I Love Katamari iPhone, iPod Touch Review


I love Katamari, I literally love it. From the second I experienced the combination of its collect everything mentality, unique art direction, and wonderfully mad soundtrack I knew that this game was something special.

That was back in 2004 however, and as with many a relationship, as the original game spawned more and more offspring it began to sag around the edges, and although the love was still there, it had become somehow less attractive. Sadly the iPhone incarnation of that uniquely refreshing 3D puzzler is not the installment to change any of this.

Once again suffering from the absence of designer Keita Takahashi, I Love Katamari is yet another reproduction of a concept that has been flogged to death. There is nothing wrong with it, it’s a perfectly reasonable recreation of the home console game. The tilt controls – although tricky to adapt to – work as would be expected, sometimes they feel a little too sensitive, but with an on-screen indicator similar to that found in Super Monkey Ball, it’s always made clear when the iPhone is being tilted in the wrong manner. Combined with several touch commands for strafing and quick 180 degree rolls, picking up items becomes a breeze.


Despite some minor drops in frame-rate as the Katamari increases in size, it also looks absolutely stunning – especially considering the platform on which it’s running. But this is still Katamari, and little has changed outside of the rehashed soundtrack, forced dialogue and tagged on extra missions in an attempt to increase longevity.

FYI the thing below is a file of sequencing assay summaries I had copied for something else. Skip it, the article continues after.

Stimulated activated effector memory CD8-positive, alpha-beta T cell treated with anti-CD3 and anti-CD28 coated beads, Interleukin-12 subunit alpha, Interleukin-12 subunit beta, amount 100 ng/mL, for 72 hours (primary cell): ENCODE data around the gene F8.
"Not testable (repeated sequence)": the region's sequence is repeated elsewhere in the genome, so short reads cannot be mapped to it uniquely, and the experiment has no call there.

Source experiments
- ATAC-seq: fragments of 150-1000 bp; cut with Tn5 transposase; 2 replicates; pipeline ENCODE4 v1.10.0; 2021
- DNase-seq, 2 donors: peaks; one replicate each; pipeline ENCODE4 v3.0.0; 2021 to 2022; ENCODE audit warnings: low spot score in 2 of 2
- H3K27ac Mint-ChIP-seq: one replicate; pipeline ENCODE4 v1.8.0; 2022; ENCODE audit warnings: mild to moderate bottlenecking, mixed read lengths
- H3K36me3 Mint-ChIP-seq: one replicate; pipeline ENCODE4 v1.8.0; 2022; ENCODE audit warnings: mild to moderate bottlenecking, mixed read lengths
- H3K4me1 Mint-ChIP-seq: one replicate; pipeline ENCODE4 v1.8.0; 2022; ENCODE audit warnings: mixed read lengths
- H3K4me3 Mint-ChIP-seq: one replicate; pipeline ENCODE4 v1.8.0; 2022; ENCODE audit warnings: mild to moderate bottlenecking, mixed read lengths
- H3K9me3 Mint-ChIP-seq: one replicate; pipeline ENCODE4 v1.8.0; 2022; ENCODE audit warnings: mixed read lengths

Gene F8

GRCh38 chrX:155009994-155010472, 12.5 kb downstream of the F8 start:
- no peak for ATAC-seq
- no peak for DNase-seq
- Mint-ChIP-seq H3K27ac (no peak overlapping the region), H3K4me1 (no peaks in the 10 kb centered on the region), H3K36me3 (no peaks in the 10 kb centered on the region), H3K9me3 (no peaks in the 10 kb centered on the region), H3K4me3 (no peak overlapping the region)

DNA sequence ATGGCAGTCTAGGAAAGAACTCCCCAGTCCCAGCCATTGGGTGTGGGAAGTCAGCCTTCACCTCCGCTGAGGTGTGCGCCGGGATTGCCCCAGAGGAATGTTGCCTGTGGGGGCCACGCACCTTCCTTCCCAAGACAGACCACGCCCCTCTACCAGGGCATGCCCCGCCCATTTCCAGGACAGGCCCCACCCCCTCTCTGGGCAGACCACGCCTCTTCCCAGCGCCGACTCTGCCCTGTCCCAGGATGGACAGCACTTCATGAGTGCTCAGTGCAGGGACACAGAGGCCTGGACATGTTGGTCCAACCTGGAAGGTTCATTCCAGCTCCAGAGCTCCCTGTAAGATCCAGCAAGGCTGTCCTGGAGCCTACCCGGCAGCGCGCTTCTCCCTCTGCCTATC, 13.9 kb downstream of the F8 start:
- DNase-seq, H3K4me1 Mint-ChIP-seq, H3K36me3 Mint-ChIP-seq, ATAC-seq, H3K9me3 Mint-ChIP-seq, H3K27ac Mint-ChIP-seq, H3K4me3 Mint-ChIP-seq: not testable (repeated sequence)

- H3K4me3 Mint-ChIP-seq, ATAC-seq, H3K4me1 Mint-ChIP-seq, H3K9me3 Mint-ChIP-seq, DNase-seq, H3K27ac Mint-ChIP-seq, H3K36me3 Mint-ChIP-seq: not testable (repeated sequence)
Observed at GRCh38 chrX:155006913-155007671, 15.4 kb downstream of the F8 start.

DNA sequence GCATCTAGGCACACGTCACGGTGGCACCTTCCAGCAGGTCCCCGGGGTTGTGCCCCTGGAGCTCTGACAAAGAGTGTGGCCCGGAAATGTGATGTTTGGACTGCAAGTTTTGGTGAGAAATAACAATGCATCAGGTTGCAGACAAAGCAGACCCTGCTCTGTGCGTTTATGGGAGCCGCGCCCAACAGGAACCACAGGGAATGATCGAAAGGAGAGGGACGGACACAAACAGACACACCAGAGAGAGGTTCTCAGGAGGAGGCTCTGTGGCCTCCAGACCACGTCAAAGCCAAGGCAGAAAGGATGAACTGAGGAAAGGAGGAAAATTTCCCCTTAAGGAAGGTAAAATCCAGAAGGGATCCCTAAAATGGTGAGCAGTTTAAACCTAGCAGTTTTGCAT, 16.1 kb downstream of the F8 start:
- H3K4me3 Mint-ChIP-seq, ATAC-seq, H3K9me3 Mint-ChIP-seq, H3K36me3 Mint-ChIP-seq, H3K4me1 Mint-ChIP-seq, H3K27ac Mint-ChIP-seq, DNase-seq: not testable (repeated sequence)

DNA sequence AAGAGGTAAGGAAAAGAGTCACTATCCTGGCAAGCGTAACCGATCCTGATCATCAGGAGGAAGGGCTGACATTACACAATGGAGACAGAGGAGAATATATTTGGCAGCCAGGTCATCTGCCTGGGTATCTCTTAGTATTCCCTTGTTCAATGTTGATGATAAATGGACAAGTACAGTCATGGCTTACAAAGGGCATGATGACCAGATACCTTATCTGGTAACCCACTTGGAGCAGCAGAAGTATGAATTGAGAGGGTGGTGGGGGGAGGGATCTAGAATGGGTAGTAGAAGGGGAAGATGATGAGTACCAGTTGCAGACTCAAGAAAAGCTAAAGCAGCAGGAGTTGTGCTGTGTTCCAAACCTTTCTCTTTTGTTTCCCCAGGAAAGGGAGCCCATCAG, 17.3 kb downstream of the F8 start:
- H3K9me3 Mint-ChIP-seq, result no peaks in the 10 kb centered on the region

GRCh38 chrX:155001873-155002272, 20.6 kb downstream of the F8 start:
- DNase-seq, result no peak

These include the usual story mode – filled with nonsensical orders from the King of all Cosmos, a standard time attack mode, an exact size mode and an ‘eternal mode’ which allows you to roll for as long as you like without any limitations. All fine and dandy but with only five stages things become all too familiar, and this handful of extra game-modes feels little more than a means to stretch out the playing time to make it worth the fiver that they’re charging.


I Love Katamari really comes across as nothing other than a replication of the Katamari experience with little to no additional thought or particular care in delivering something new to the series. As a result, this is a Katamari game solely for those fans who love Katamari Damacy so much that they really must have it everywhere they go.

It’s good at what it does, but then most of what it does has been done on four previous separate occasions. For how long this constant exploitation of the series can continue is anyone’s guess, but it looks as though the Katamari may finally be running out of steam.

6 out of 10
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